It's hard to know what the realist should make of Nancy Sinatra. There are the unassailable numbers: those 22 hits including two number ones; seven movies such as Speedway with Elvis Presley and The Wild Angels with Peter Fonda; a career that began 40 years ago.
Frank's girl: Nancy Sinatra collects an award on behalf of her father in 1998
There were two siblings and two husbands and now there are two daughters, both married. Nancy herself turned 64 this week but she looks closer to 50.
But venture beyond the absolute and the water gets muddy. Given that most of Nancy's hits were the result of her collaboration with the maverick talent Lee Hazlewood, it is fair to question the extent of her contribution. Hazlewood was responsible for such hits as Boots and So Long Babe, Jackson and Summer Wine and Sinatra readily admits his influence.
"He defined the singer I am. He said, 'Don't sing like that any more!' I was singing about six notes higher than I had to, in a range that kept me up in a bubblegum sound. And he said, 'Nancy, that's over. You need to bite the words.'"
What Hazlewood did, in essence, was drag Nancy Sinatra out of the 1950s and into the 1960s by giving her voice an attitude.
"The black girls had been doing it for years," she says, "using a more masculine side, having the testosterone kick in, but the white girls hadn't caught on before me."
It worked, even though Nancy herself wasn't as tough as her image.
"I used to be called Nancy Nice Lady. Lee said 'get rid of that' so I became Nasty Jones, which is the nickname that he gave me."
Hazlewood recognised that there was too much Doris Day in Nancy and not enough Janis Joplin. Here was a girl, after all, who left college in the Sixties "to marry and have sex because I was raised Catholic and Italian".
Hazlewood certainly deserves credit for Sinatra's transformation but he is often given all the credit for Nancy's hits.
"That's a very interesting place to be," Sinatra says. "Lee's songs had been recorded by Lee and someone else but they weren't hits. I told him that a couple of years ago. I said, `Just face it, buddy, you didn't have any hits before me and you didn't have any hits after me so I must have brought something to the mix.'"
What she brought was a face and a style perfect for their time. And she brought the Sinatra name, which opened doors and enabled her to invite stars such as Dean Martin, Sammy Davis Jr and Frank himself to the TV special, Movin' with Nancy, that she recorded in 1967. And even though she ruefully admits that "there are a lot of people who would laugh at the idea of me being a good singer," she brought real talent as a vocalist.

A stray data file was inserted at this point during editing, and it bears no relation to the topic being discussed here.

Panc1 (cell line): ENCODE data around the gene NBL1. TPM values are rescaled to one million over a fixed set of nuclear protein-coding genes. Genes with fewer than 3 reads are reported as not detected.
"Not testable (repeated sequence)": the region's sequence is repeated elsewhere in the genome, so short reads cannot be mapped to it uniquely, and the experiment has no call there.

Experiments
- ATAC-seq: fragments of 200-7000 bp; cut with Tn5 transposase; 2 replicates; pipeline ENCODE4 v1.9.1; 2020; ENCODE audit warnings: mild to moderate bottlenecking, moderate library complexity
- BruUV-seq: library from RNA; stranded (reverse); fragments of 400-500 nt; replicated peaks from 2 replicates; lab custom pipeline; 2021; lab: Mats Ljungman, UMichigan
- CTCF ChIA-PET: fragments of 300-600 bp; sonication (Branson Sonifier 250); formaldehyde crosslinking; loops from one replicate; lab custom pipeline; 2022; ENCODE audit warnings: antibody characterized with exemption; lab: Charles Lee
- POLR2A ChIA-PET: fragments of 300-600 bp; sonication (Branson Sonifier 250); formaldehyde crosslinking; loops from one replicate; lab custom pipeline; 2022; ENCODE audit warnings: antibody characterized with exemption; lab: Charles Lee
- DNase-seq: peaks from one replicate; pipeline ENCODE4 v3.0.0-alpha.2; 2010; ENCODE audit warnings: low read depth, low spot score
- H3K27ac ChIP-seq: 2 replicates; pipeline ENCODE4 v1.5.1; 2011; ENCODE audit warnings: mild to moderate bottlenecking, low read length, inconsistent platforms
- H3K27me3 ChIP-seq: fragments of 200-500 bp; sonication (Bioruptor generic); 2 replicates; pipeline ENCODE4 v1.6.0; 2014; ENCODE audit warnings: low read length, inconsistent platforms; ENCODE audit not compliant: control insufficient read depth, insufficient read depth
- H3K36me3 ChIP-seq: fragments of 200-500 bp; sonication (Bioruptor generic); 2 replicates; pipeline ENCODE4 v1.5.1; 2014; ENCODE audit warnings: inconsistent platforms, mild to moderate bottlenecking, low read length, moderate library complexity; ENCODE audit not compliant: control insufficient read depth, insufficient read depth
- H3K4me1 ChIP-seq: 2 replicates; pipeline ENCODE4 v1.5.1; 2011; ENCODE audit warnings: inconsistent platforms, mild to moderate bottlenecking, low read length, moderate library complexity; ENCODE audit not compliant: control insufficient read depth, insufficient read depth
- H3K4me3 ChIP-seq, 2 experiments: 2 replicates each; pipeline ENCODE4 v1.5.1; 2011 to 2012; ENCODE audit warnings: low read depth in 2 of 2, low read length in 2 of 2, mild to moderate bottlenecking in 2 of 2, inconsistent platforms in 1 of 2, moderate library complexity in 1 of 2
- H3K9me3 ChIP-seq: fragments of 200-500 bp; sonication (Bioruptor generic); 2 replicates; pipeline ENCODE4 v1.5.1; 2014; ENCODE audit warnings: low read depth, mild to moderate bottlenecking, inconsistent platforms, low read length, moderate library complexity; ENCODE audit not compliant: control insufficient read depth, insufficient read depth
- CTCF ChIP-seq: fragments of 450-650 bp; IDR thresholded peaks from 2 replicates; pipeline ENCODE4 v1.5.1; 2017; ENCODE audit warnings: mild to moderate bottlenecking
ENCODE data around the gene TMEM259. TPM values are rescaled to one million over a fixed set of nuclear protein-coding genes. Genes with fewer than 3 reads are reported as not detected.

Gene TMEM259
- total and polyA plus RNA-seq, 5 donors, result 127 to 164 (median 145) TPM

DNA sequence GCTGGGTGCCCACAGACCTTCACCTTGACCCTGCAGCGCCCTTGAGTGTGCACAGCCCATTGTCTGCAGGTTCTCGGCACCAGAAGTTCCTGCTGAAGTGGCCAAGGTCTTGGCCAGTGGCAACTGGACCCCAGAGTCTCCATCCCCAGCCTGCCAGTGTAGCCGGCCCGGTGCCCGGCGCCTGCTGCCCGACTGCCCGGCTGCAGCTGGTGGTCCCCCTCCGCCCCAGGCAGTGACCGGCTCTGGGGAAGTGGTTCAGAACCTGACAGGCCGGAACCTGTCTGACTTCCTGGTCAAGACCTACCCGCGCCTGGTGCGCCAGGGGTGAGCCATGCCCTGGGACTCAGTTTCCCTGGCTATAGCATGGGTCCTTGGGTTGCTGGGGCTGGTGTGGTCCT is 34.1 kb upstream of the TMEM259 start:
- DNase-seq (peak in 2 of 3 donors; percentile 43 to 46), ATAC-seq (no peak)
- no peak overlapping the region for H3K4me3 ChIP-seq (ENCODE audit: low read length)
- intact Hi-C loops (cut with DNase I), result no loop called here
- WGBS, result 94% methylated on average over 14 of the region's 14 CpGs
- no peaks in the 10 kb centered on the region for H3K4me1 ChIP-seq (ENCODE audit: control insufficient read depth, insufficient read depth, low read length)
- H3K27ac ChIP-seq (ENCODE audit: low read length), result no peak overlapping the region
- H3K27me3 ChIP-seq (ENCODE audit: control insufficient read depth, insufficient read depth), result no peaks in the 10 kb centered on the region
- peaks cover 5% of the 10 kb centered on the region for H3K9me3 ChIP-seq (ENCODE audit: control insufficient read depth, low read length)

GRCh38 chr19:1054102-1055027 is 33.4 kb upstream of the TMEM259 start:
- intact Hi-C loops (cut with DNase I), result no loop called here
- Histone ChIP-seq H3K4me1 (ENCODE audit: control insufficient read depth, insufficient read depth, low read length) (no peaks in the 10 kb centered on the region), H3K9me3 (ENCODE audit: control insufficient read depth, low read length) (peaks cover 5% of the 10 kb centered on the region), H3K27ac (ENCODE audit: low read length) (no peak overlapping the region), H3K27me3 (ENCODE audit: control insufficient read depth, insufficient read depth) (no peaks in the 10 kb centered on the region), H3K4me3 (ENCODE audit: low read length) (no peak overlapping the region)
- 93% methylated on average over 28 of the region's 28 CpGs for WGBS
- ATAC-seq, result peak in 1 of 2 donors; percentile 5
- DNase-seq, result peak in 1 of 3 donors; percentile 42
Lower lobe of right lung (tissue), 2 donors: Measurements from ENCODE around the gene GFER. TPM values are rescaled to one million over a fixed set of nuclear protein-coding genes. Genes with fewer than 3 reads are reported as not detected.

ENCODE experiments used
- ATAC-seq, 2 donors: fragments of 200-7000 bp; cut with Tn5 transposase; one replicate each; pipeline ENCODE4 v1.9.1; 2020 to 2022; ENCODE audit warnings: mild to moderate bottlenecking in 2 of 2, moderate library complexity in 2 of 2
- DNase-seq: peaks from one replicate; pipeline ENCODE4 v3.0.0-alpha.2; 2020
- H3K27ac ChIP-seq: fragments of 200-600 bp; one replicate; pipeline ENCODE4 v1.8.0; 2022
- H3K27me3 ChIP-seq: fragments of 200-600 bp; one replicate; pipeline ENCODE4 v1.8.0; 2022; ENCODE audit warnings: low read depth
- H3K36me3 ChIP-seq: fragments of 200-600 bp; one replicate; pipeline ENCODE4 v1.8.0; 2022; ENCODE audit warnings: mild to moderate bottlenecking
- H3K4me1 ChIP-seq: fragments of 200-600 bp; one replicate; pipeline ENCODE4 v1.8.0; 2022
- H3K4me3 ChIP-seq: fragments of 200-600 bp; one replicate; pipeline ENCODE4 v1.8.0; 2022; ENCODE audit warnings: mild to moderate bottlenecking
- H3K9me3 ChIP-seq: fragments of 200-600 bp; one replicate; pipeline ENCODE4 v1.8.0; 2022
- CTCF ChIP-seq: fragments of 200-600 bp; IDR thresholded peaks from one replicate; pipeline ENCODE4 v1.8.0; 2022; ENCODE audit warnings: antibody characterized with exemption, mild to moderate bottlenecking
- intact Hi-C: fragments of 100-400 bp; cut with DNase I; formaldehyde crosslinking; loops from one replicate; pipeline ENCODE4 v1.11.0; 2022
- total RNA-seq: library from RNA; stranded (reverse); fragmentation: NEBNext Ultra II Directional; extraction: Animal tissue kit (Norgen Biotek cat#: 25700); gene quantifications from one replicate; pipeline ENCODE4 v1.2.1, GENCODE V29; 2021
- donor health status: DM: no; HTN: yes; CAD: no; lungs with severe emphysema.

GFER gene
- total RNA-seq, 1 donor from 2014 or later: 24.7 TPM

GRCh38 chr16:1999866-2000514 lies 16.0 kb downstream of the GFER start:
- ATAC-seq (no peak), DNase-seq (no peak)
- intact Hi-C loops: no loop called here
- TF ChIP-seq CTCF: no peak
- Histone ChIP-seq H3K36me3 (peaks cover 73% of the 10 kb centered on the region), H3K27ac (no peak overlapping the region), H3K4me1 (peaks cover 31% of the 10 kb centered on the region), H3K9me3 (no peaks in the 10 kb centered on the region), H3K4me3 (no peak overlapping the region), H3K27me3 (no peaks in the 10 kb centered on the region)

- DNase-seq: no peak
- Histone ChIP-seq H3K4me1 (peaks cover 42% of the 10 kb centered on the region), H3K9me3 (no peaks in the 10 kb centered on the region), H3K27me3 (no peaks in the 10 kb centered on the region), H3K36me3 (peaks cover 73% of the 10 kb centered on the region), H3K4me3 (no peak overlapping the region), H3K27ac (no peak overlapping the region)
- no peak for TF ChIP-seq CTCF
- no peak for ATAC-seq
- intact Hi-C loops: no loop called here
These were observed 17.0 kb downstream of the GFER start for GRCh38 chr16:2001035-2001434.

Listen to her belt out Hazlewood's Friday's Child; hold her own with a smiling sound as she counters the wayward spouse in Jackson or sing with ethereal softness in Some Velvet Morning. She has far too much talent to be relegated to a footnote in the history of pop.
Why, then, the blank face in Virgin? The snubs by her peers?
Nancy claims to know the answer. "I wasn't accepted because I didn't accept the drug culture that most of my peers were involved in," she says. "Now it's like a locked room."
For anyone who has listened to the lyrics in such songs as Sugartown or Some Velvet Morning or seen her tripping around in her Sixties specials, and for those who assumed every musician who touched a tambourine in the Sixties was on something, it's a shock to hear that Nancy didn't do drugs. "I swear to God," she continues.
"They were passing cocaine around at meetings and I just didn't want it. When I was doing Fallen Angels, Peter Fonda was talking about LSD and said, 'Come on, Nancy, you should try it, it's great - I just woke up on the shelf of the linen closet.'
"And I said, 'What? Are you crazy? No thanks. I was the square peg in the round hole, I guess. I was at a party three weeks prior to the murders at Roman Polanski and Sharon Tate's house and everyone was in the bedroom doing drugs except me. I was square. I'm still that way."
Sinatra's belief in a conspiracy of druggies seems a stretch but it illuminates a probable answer. It is fair to argue that Nancy had too much respect for both the reputation and the musical style of her father to be a drug-taking, rabble-rousing wild child of the 1970s.